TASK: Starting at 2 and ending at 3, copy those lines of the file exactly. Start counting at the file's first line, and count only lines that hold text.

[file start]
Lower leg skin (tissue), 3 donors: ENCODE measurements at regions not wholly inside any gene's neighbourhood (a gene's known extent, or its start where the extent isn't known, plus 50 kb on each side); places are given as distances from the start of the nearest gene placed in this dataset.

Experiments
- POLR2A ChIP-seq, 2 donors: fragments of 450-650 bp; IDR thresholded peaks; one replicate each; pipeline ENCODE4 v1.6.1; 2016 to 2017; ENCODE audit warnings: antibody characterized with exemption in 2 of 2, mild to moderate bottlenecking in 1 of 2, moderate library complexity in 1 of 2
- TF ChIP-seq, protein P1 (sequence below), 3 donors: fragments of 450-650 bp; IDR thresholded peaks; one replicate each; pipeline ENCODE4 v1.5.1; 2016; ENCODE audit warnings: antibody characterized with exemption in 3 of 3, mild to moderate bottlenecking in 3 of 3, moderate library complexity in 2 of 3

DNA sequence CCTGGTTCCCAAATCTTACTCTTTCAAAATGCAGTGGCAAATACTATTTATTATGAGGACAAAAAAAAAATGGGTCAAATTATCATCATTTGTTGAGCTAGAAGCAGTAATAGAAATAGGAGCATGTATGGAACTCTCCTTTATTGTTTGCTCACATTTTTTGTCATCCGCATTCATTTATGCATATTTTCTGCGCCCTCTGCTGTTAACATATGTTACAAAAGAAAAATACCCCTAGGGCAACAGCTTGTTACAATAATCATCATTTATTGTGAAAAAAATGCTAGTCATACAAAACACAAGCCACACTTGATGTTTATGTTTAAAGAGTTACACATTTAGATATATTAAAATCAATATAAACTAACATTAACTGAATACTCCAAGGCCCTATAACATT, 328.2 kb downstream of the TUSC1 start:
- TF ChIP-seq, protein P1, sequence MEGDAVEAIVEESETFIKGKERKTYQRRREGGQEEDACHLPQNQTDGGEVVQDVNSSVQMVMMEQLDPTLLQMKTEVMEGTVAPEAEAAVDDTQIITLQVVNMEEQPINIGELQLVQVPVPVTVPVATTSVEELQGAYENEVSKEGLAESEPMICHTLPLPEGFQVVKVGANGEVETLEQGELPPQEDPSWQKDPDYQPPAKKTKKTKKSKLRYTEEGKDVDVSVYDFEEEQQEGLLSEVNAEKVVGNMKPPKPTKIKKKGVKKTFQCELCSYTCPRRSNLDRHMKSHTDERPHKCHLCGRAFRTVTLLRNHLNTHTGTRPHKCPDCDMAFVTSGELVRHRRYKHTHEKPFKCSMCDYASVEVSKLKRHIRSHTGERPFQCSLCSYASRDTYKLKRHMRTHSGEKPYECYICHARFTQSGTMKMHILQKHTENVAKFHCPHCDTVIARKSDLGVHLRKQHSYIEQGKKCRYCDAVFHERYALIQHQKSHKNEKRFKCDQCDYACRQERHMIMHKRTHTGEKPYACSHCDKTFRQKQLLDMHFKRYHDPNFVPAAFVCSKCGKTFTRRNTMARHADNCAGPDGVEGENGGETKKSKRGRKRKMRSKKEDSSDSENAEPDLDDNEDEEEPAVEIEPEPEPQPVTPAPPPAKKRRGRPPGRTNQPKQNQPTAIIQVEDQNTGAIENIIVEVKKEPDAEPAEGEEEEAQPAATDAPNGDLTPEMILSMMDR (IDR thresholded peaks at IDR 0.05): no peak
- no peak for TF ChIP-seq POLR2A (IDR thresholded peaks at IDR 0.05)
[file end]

Experiments
- POLR2A ChIP-seq, 2 donors: fragments of 450-650 bp; IDR thresholded peaks; one replicate each; pipeline ENCODE4 v1.6.1; 2016 to 2017; ENCODE audit warnings: antibody characterized with exemption in 2 of 2, mild to moderate bottlenecking in 1 of 2, moderate library complexity in 1 of 2